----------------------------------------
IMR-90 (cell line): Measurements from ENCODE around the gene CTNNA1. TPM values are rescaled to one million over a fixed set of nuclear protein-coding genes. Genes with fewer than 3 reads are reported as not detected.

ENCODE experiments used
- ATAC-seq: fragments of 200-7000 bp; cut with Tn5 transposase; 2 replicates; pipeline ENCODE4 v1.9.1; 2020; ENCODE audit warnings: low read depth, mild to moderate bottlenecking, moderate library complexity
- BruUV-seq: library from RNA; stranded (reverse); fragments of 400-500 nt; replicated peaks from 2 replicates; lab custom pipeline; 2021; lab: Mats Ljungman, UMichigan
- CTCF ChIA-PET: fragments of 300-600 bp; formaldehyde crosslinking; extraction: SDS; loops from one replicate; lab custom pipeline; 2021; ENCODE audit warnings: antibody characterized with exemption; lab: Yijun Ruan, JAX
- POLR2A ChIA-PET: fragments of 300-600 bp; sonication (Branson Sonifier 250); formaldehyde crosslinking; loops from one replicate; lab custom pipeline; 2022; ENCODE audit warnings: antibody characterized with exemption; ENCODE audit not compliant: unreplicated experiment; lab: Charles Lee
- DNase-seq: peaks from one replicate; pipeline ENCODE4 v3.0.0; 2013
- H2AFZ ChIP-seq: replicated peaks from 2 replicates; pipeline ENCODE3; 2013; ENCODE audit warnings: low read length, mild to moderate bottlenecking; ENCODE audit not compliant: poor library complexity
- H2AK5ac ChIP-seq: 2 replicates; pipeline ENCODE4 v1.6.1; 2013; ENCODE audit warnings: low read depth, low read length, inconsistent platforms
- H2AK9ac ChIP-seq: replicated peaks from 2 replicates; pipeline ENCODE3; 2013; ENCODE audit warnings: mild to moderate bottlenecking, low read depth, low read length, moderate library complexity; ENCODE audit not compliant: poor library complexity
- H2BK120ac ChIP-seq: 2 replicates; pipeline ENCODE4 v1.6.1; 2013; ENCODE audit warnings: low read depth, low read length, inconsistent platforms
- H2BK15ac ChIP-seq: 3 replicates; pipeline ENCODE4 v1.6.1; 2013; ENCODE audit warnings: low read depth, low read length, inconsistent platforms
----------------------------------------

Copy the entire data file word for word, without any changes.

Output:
IMR-90 (cell line): Measurements from ENCODE around the gene CTNNA1. TPM values are rescaled to one million over a fixed set of nuclear protein-coding genes. Genes with fewer than 3 reads are reported as not detected.

ENCODE experiments used
- ATAC-seq: fragments of 200-7000 bp; cut with Tn5 transposase; 2 replicates; pipeline ENCODE4 v1.9.1; 2020; ENCODE audit warnings: low read depth, mild to moderate bottlenecking, moderate library complexity
- BruUV-seq: library from RNA; stranded (reverse); fragments of 400-500 nt; replicated peaks from 2 replicates; lab custom pipeline; 2021; lab: Mats Ljungman, UMichigan
- CTCF ChIA-PET: fragments of 300-600 bp; formaldehyde crosslinking; extraction: SDS; loops from one replicate; lab custom pipeline; 2021; ENCODE audit warnings: antibody characterized with exemption; lab: Yijun Ruan, JAX
- POLR2A ChIA-PET: fragments of 300-600 bp; sonication (Branson Sonifier 250); formaldehyde crosslinking; loops from one replicate; lab custom pipeline; 2022; ENCODE audit warnings: antibody characterized with exemption; ENCODE audit not compliant: unreplicated experiment; lab: Charles Lee
- DNase-seq: peaks from one replicate; pipeline ENCODE4 v3.0.0; 2013
- H2AFZ ChIP-seq: replicated peaks from 2 replicates; pipeline ENCODE3; 2013; ENCODE audit warnings: low read length, mild to moderate bottlenecking; ENCODE audit not compliant: poor library complexity
- H2AK5ac ChIP-seq: 2 replicates; pipeline ENCODE4 v1.6.1; 2013; ENCODE audit warnings: low read depth, low read length, inconsistent platforms
- H2AK9ac ChIP-seq: replicated peaks from 2 replicates; pipeline ENCODE3; 2013; ENCODE audit warnings: mild to moderate bottlenecking, low read depth, low read length, moderate library complexity; ENCODE audit not compliant: poor library complexity
- H2BK120ac ChIP-seq: 2 replicates; pipeline ENCODE4 v1.6.1; 2013; ENCODE audit warnings: low read depth, low read length, inconsistent platforms
- H2BK15ac ChIP-seq: 3 replicates; pipeline ENCODE4 v1.6.1; 2013; ENCODE audit warnings: low read depth, low read length, inconsistent platforms